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Re-thinking local: youth services

We continue to believe that councils are best placed to set out the vision and direction for youth provision in their area.

a banner with diagonal stripes in different shades of purple and a round purple icon of a young boy and girl in the foreground

Impact of COVID-19 on young people and youth services

For children and young people, who are still in the process of learning to navigate the world, the experience and impact of the coronavirus pandemic has been very different to that of adults.

So far, while many have reported enjoying at least some of lockdown thanks to feeling happy at home and trying new activities and ways of learning (pdf), surveys also highlight a lot of worry about the future. In particular, various reports highlight increasing mental health and wellbeing issues, while issues around future employment opportunities were also key, including for care-experienced young people (pdf).


of the more than 1500 respondents to a Beatfreeks national youth trends report on the impact of coronavirus on young people, said that COVID-19 has left them unsure about their futures.

Prior to the pandemic, youth services were hit hard by austerity measures,

Funding to youth services by local authorities in England and Wales saw a real terms decline of 70 per cent between 2010/11 and 2018/19

Since 2010/11, youth services such as youth clubs and youth workers have been cut by 69 per cent. More than 4,500 youth work jobs have been cut and 750 youth centres closed. 


of youth organisations faces closure as a result of COVID-19, while 88 per cent anticipate reducing services for young people.

What is next?

We continue to believe that councils are best placed to set out the vision and direction for youth provision in their area - enabling all young people to enjoy their lives, reach their full potential and make a good transition to adulthood. Councils may not be in a position to directly deliver or commission all youth provision, however their ability to oversee and coordinate is invaluable.

Qualified youth workers and their colleagues across the youth sector will have vital roles to play in the recovery from the coronavirus pandemic.

Youth services give young people safe spaces to go and trusted relationships with adults that can be the difference between being supported to make positive choices (including knowing where to go for help when it’s needed) and being drawn into negative situations.

Youth workers are likely to have a particular role to play in supporting young people to return to school and helping those young people who struggle to find employment. With young people more likely to experience difficulties in finding employment as the country recovers from the pandemic, supporting them to pursue positive paths through this difficult time will be key to avoiding negative outcomes such as long-term unemployment (pdf), mental and physical health difficulties or criminal activity further down the line.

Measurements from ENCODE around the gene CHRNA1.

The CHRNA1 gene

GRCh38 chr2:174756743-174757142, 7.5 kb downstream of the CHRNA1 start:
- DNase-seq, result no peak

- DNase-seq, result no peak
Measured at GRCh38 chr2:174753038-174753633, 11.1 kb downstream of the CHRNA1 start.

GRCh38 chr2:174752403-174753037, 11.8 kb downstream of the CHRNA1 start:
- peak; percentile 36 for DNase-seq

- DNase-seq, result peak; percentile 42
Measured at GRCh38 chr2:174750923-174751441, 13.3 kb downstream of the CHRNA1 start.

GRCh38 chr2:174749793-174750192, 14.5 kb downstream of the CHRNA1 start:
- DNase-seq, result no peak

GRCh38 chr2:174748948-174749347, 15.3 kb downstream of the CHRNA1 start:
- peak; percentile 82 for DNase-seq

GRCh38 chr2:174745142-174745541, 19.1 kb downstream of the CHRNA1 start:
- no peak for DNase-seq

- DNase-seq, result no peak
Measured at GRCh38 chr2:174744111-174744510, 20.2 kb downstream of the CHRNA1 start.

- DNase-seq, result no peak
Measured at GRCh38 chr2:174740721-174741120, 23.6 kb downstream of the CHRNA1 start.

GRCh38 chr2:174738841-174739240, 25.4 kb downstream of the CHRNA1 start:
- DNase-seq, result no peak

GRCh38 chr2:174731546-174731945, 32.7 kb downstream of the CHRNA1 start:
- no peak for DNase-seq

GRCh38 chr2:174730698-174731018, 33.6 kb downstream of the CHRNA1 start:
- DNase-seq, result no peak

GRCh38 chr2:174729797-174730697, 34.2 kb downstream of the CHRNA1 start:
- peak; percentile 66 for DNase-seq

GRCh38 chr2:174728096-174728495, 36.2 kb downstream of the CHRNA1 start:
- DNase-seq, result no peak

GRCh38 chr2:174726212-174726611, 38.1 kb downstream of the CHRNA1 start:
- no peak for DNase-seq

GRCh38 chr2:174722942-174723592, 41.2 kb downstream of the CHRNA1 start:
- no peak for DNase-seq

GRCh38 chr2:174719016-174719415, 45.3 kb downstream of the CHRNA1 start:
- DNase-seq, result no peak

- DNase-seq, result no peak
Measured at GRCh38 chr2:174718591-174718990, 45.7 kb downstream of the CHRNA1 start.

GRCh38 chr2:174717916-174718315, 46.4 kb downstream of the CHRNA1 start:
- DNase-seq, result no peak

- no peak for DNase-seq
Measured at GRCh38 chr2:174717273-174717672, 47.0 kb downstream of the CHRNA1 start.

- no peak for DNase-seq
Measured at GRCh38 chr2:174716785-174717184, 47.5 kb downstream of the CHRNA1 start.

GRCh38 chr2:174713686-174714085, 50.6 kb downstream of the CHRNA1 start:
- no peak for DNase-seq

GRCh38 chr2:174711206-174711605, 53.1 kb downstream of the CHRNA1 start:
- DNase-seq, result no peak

National Youth Guarantee

In February 2022, the Government announced the National Youth Guarantee which brought together the previously announced Youth Investment Fund (YIF) at £387m, the funding for the National Citizen Service at £171m and funding for uniformed groups to give access to regular out of school activities, adventures away from home and opportunities to volunteer for every young person in England up to 2025. This is in response to the youth review conducted by the government in 2021. This funding will be predominantly directed to capital investment, and we are waiting to hear how and when it’ll be rolled out.

Coordinating and developing a local youth offer: resources for councils

The below set of documents have been published by the LGA over the last 18 months and are now collated here to support local areas to improve their youth services offers. We hope that councils will find these publications helpful in coordinating and developing their local youth offers, making sure that young people are able to access the services that they want and need to enjoy their lives, reach their full potential and make a good transition to adulthood.

Vision for Youth Services

The LGA's ambition and aspirations for local youth services to give every young person the bright future they deserve.

Developing an effective youth offer (pdf)

This research by the Isos Partnership identifies six key enablers of an effective local youth offer. The research drew on the experiences of councils with a range of delivery models to identify those enablers that were common across all.

The key enablers of an effective partnership-based early help offer (pdf)

This research, based on in-depth engagement with eight local areas, considers how local areas have constructed effective early help offers over time, including the key enablers supporting creation of the offer and how future challenges are being addressed.

A guide to commissioning outcomes for young people (pdf)

This guide, developed by the National Youth Agency with support from the LGA, supports councils to involve young people in commissioning processes and consider how best to achieve the outcomes that young people need.

Framework of Outcomes for Young People

We commissioned the Centre for Youth Impact to develop an outcomes framework to help organisations and agencies across the youth sector to develop mutual aims for work with and for young people in their areas. This framework can be used in conjunction with the National Youth Agency guide to commissioning outcomes for young people.